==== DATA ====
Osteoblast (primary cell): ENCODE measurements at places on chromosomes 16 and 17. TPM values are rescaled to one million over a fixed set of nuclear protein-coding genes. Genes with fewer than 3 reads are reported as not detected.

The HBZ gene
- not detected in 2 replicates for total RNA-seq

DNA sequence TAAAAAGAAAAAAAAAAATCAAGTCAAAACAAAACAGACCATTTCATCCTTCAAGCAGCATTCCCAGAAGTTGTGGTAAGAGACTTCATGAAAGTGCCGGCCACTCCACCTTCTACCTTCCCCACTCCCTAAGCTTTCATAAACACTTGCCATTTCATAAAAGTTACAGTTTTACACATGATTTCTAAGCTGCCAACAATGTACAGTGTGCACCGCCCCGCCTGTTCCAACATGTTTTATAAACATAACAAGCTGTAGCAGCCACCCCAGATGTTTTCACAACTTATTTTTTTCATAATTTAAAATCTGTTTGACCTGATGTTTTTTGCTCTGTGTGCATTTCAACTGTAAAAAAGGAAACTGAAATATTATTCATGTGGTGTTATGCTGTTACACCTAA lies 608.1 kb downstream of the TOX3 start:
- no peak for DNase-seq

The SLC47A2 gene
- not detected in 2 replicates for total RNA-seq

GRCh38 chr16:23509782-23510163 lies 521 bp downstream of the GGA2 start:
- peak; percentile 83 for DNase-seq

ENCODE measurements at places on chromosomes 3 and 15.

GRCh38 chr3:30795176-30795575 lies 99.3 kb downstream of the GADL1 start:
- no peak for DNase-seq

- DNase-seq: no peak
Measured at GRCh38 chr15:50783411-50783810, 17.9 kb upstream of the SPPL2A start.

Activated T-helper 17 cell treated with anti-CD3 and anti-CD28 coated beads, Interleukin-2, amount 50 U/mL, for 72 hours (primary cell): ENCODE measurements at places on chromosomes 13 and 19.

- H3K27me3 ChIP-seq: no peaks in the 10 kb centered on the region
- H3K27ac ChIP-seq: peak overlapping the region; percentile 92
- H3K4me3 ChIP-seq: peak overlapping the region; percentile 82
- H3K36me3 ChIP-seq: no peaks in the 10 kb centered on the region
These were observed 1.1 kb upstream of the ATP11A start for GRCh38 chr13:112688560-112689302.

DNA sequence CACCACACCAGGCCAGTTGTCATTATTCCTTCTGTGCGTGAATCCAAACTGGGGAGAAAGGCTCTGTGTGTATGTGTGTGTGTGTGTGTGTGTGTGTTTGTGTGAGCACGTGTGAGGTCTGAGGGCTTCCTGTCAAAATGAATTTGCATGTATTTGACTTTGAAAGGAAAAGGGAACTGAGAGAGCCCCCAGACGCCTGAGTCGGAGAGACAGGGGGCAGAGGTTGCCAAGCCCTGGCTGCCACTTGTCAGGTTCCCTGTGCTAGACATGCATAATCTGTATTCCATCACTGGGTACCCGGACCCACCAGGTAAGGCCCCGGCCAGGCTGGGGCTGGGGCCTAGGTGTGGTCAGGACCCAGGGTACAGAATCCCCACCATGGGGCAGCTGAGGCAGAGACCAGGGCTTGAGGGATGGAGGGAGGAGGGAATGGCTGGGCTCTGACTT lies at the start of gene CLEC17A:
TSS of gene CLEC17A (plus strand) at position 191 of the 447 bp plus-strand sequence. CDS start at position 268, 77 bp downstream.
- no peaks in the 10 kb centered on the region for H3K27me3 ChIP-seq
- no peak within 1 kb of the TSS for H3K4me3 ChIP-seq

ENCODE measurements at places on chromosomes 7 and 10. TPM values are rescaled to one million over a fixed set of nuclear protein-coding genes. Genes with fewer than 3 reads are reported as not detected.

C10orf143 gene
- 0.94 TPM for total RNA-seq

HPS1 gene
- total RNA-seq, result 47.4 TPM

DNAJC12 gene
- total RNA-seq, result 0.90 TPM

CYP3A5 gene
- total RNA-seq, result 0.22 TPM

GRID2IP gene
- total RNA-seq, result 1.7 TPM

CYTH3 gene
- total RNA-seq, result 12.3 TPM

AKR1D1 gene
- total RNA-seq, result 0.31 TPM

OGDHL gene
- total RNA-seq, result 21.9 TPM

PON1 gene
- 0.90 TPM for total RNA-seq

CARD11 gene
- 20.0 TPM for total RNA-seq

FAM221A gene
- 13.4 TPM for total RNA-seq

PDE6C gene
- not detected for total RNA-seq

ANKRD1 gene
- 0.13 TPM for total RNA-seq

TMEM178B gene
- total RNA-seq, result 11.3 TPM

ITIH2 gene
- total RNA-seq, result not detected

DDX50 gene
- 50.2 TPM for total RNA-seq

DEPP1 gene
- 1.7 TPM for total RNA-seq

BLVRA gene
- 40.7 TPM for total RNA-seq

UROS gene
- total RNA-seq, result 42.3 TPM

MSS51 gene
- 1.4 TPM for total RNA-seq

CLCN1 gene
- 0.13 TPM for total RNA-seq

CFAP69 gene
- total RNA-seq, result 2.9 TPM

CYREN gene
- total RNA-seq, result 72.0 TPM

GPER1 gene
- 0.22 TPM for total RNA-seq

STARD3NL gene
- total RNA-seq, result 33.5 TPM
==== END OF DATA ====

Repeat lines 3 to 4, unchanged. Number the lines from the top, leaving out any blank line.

- not detected in 2 replicates for total RNA-seq

DNA sequence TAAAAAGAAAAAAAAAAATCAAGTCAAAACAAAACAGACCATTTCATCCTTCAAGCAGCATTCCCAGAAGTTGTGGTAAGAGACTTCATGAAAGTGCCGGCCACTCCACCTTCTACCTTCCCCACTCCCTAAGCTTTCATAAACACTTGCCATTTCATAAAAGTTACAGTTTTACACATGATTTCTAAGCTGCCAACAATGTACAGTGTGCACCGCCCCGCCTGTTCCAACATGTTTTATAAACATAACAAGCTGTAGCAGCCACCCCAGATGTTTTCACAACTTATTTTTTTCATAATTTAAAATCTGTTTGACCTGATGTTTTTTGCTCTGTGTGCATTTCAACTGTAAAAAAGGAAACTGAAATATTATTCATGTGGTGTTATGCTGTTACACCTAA lies 608.1 kb downstream of the TOX3 start: